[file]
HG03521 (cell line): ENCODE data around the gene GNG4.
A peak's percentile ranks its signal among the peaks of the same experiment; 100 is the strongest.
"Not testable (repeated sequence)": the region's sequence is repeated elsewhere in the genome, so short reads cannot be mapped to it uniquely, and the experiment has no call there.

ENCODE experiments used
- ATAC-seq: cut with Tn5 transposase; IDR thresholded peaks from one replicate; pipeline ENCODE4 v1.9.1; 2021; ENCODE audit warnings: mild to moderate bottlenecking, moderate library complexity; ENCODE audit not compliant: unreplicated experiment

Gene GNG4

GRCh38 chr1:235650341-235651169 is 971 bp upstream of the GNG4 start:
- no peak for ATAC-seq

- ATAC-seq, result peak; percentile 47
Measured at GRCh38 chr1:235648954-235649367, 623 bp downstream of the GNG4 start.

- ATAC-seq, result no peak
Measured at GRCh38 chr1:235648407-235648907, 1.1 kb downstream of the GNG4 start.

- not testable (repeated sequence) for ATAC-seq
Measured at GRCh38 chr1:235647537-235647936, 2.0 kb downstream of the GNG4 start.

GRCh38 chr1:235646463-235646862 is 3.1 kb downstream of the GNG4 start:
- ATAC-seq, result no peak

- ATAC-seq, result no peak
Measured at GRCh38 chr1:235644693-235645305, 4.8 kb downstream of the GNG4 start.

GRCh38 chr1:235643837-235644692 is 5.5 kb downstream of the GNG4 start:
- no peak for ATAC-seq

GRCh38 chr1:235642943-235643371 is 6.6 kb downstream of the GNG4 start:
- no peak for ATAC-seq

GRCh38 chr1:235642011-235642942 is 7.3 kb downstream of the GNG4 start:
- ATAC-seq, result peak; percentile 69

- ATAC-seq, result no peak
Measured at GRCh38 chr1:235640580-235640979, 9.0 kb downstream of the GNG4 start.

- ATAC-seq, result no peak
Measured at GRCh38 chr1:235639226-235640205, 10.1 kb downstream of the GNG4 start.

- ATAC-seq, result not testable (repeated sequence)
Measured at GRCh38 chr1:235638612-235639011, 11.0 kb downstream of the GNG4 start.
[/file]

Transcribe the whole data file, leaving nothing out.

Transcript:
HG03521 (cell line): ENCODE data around the gene GNG4.
A peak's percentile ranks its signal among the peaks of the same experiment; 100 is the strongest.
"Not testable (repeated sequence)": the region's sequence is repeated elsewhere in the genome, so short reads cannot be mapped to it uniquely, and the experiment has no call there.

ENCODE experiments used
- ATAC-seq: cut with Tn5 transposase; IDR thresholded peaks from one replicate; pipeline ENCODE4 v1.9.1; 2021; ENCODE audit warnings: mild to moderate bottlenecking, moderate library complexity; ENCODE audit not compliant: unreplicated experiment

Gene GNG4

GRCh38 chr1:235650341-235651169 is 971 bp upstream of the GNG4 start:
- no peak for ATAC-seq

- ATAC-seq, result peak; percentile 47
Measured at GRCh38 chr1:235648954-235649367, 623 bp downstream of the GNG4 start.

- ATAC-seq, result no peak
Measured at GRCh38 chr1:235648407-235648907, 1.1 kb downstream of the GNG4 start.

- not testable (repeated sequence) for ATAC-seq
Measured at GRCh38 chr1:235647537-235647936, 2.0 kb downstream of the GNG4 start.

GRCh38 chr1:235646463-235646862 is 3.1 kb downstream of the GNG4 start:
- ATAC-seq, result no peak

- ATAC-seq, result no peak
Measured at GRCh38 chr1:235644693-235645305, 4.8 kb downstream of the GNG4 start.

GRCh38 chr1:235643837-235644692 is 5.5 kb downstream of the GNG4 start:
- no peak for ATAC-seq

GRCh38 chr1:235642943-235643371 is 6.6 kb downstream of the GNG4 start:
- no peak for ATAC-seq

GRCh38 chr1:235642011-235642942 is 7.3 kb downstream of the GNG4 start:
- ATAC-seq, result peak; percentile 69

- ATAC-seq, result no peak
Measured at GRCh38 chr1:235640580-235640979, 9.0 kb downstream of the GNG4 start.

- ATAC-seq, result no peak
Measured at GRCh38 chr1:235639226-235640205, 10.1 kb downstream of the GNG4 start.

- ATAC-seq, result not testable (repeated sequence)
Measured at GRCh38 chr1:235638612-235639011, 11.0 kb downstream of the GNG4 start.